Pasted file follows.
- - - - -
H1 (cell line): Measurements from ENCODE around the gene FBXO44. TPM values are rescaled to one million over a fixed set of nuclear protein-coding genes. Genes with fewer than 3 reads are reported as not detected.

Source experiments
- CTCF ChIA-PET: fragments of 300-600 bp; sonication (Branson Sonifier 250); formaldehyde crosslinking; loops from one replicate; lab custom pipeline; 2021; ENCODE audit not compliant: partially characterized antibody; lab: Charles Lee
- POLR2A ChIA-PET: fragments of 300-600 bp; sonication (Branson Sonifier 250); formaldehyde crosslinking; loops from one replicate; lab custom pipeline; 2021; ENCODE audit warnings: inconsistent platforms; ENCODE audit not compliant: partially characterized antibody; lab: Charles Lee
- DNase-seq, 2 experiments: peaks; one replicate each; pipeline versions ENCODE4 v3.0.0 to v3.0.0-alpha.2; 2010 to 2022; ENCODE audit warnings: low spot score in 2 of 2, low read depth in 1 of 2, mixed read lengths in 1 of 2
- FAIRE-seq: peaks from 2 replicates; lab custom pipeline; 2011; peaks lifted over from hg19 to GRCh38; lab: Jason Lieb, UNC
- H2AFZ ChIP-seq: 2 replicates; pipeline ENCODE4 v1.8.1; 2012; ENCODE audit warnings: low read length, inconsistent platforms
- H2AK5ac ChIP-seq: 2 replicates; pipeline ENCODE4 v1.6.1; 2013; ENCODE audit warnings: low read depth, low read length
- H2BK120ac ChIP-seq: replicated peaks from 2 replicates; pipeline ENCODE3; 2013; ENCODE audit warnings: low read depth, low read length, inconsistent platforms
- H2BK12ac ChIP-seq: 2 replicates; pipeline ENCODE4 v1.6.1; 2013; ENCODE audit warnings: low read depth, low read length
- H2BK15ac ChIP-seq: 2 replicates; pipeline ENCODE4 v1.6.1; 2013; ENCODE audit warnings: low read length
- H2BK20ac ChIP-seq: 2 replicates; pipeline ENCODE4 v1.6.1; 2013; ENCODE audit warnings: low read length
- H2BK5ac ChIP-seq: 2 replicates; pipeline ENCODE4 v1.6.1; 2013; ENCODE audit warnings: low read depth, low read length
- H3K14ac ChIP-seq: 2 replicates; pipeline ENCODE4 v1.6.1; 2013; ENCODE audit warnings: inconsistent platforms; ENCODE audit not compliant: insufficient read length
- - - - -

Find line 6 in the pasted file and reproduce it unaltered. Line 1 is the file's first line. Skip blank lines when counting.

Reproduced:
- FAIRE-seq: peaks from 2 replicates; lab custom pipeline; 2011; peaks lifted over from hg19 to GRCh38; lab: Jason Lieb, UNC